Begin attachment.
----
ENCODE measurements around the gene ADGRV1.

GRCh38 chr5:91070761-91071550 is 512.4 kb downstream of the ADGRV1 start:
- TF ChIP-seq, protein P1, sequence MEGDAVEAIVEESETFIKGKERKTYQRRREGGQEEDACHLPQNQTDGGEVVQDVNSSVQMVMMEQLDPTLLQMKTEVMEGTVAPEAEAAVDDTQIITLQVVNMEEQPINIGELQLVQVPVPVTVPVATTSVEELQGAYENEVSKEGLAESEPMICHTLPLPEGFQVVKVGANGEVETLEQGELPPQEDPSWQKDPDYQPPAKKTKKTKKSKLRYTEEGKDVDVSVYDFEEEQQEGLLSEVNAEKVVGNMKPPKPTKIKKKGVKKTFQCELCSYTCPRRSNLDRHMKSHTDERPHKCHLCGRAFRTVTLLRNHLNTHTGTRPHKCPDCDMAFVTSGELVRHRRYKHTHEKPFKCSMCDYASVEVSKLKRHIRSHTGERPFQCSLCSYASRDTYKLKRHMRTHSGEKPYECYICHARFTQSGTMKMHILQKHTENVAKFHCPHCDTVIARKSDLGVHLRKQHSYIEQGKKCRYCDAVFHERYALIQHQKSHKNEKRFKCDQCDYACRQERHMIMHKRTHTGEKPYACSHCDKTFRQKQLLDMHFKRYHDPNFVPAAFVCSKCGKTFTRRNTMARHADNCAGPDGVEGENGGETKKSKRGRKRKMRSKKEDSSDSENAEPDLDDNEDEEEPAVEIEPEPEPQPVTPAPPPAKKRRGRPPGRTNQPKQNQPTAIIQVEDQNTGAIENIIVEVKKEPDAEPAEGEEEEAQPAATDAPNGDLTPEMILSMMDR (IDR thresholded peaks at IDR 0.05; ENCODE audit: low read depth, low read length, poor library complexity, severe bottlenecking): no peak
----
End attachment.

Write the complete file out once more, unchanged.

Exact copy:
ENCODE measurements around the gene ADGRV1.

GRCh38 chr5:91070761-91071550 is 512.4 kb downstream of the ADGRV1 start:
- TF ChIP-seq, protein P1, sequence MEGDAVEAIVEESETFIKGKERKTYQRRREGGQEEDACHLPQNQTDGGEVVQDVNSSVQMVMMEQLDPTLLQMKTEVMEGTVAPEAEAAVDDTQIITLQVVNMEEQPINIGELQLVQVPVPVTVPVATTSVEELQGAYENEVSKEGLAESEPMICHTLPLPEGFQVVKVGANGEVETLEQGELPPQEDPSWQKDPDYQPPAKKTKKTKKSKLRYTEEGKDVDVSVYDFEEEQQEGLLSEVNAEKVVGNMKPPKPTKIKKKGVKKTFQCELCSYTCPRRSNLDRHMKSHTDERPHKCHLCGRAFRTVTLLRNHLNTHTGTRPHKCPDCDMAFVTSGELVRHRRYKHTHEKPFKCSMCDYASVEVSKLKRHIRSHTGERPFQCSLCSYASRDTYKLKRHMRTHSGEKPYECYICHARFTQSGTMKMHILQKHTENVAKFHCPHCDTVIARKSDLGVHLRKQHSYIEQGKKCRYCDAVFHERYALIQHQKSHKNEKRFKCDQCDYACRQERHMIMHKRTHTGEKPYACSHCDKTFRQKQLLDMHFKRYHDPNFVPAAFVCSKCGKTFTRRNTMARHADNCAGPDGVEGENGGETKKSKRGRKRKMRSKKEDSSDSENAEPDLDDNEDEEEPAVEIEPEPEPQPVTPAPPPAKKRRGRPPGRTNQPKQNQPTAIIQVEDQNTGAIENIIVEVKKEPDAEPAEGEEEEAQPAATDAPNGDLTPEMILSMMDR (IDR thresholded peaks at IDR 0.05; ENCODE audit: low read depth, low read length, poor library complexity, severe bottlenecking): no peak